Technology Eases the Minds of Patients, Study Says

Recent research from Wolters Kluwer Health has concluded that 73 percent of Americans are concerned about medical mistakes—a perception that can harm hospital and provider reputations.

Perceptions have power and are sometimes difficult to alter. Remember trying to convince your kindergartner that their measles booster shot would not hurt them—despite what their older brother told them? Or assuring your teenager that coming home by curfew is not a death-sentence—regardless of how late their friends are staying out? (I currently have three teenagers.)

Hospitals recognize the powers of perception. Patient perceptions can improve or inhibit treatment and in unfortunate cases, can discourage people from seeking the higher care they need.

However, there are two sides to this coin. In the same research findings, Wolters Kluwer indicated that 68 percent of Americans feel that, “technology adoption has had a positive impact when it comes to reducing room for error,” indicating that patients and families feel technology is reducing medical mistakes.

Forward-looking hospitals nationwide are embracing technology to support their system-wide operations, thus helping alleviate some consumer fear about medical error.

Particularly, the integration of patient flow software is assisting hospitals in the accurate delivery of care. Patient transfer software captures critical patient data during transfer and admission. By simultaneously allowing referring facilities and accepting physicians to communicate about the needs of the patient, this technology reduces errors during transfers. Information about a patient can be shared with the appropriate departments instantly and confidentially, allowing for preparation around a patient’s specific needs.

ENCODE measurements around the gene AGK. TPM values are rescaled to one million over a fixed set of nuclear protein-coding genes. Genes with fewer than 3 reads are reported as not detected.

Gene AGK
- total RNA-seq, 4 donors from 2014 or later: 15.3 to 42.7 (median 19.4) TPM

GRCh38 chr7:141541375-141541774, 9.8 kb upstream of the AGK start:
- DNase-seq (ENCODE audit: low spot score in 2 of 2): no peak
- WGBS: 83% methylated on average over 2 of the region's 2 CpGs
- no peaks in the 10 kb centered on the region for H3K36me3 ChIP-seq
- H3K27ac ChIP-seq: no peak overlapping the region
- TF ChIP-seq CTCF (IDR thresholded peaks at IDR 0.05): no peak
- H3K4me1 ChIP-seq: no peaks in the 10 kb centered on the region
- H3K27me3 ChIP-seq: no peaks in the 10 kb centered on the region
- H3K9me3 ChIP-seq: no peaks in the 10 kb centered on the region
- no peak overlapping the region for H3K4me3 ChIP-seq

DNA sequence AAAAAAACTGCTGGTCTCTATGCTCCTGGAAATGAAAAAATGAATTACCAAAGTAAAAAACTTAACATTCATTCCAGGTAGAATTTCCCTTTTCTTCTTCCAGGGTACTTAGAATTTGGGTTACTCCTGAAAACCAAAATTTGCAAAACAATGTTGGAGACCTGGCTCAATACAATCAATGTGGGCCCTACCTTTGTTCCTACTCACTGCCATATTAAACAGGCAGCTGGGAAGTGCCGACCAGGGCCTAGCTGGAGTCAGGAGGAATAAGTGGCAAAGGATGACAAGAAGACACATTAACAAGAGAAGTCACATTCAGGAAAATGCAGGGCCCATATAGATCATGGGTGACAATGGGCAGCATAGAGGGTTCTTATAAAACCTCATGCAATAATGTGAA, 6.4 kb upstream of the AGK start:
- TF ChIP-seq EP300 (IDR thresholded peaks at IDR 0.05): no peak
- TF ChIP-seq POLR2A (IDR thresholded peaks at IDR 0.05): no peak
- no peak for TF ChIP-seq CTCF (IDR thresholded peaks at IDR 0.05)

The adoption of bed management software is also improving operations and reducing error. Proper bed management systems have powerful and customizable workflows that allow for optimized patient LOS, enhanced discharge planning, and reduced medical mistakes. Additionally, many aspects of bed management technology are visible to patients allowing them to see technology increasing the accuracy and efficiency of the nurses who are care for them. Touchscreen wallboards, such as the one displayed here, are replacing nursing whiteboards, reducing error. wallboard-200x149

As stated, consumers feel that medical errors in hospitals can be reduced by the adoption of technology. In our experience working with some of the top hospitals around the country, we have seen technology reduce medical error. The perception has become reality.

If you’d like to learn more about how bed management and transfer center software can help reduce errors in your care delivery process, please contact me.